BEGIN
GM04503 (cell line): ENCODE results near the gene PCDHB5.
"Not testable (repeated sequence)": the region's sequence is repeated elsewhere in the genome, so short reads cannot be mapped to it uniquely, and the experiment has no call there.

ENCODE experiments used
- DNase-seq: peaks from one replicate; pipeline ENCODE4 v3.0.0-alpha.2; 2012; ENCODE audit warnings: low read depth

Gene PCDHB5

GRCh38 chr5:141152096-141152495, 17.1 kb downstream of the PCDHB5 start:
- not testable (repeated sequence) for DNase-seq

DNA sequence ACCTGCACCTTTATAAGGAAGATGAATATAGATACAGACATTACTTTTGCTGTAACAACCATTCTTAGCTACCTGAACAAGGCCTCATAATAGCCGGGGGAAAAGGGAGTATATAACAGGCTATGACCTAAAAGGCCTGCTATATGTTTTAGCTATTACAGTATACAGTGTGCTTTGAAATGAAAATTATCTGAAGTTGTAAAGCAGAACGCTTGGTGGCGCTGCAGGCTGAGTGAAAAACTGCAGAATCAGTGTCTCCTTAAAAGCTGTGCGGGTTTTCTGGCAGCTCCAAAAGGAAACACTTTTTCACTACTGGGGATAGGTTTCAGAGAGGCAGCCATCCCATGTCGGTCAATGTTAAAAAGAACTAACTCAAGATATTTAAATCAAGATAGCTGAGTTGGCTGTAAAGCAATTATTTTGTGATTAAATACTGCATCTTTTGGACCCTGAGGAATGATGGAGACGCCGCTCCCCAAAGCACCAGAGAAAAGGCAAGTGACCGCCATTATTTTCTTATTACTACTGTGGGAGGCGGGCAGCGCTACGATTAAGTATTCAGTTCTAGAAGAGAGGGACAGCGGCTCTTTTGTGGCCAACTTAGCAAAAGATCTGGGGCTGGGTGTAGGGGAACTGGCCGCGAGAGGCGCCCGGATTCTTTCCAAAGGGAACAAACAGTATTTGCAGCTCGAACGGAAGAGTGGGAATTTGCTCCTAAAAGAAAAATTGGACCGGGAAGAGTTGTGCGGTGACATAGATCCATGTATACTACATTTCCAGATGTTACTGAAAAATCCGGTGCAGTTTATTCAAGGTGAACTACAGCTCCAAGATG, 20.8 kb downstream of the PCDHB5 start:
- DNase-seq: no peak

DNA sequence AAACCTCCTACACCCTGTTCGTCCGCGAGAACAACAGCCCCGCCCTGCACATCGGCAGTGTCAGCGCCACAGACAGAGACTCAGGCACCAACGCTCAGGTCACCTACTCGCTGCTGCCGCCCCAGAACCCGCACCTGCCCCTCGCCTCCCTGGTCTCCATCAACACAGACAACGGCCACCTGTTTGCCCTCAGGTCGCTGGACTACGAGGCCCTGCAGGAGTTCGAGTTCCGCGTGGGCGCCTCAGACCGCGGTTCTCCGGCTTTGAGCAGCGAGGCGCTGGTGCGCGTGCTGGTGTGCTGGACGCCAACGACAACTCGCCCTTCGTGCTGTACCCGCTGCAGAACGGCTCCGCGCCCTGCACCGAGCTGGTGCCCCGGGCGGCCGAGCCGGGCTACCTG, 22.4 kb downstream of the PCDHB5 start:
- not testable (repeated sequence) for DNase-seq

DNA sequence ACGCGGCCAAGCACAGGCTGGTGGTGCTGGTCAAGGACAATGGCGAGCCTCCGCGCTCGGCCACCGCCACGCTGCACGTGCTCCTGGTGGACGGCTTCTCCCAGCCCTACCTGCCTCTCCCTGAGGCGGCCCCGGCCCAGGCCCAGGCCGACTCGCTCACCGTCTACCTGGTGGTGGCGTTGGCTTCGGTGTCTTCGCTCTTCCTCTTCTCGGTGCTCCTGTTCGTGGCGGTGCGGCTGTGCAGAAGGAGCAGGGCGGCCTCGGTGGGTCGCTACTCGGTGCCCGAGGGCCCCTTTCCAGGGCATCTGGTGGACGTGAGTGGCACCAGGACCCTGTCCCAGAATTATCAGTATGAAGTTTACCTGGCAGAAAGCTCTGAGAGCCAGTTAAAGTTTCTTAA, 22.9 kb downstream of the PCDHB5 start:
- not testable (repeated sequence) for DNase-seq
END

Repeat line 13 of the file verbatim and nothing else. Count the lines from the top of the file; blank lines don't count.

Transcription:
- not testable (repeated sequence) for DNase-seq